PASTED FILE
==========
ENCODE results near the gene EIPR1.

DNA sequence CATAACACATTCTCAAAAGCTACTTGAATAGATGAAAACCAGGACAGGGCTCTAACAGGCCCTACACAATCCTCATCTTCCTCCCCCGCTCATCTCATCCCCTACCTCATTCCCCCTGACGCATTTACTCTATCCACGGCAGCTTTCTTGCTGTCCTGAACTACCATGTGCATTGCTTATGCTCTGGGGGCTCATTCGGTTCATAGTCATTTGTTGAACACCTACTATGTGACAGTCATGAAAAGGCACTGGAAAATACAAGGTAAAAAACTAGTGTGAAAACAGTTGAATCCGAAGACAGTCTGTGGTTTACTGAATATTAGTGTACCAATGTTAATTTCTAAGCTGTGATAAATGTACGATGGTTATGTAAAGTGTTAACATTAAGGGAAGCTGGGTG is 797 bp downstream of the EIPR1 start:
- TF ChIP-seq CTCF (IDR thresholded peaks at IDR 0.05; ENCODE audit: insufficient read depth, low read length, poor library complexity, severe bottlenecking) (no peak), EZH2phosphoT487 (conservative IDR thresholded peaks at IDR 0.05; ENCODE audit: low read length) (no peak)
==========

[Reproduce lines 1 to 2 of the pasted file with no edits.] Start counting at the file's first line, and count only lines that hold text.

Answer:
ENCODE results near the gene EIPR1.

DNA sequence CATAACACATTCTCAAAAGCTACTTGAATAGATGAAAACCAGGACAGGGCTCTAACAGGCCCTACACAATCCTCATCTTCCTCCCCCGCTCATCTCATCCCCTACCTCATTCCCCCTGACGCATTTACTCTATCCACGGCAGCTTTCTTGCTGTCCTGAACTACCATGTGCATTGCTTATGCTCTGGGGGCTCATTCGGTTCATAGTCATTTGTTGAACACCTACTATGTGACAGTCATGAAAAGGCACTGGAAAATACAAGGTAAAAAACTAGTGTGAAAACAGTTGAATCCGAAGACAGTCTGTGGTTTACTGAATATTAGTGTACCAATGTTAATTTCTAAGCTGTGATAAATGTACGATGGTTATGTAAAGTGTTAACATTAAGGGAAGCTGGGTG is 797 bp downstream of the EIPR1 start: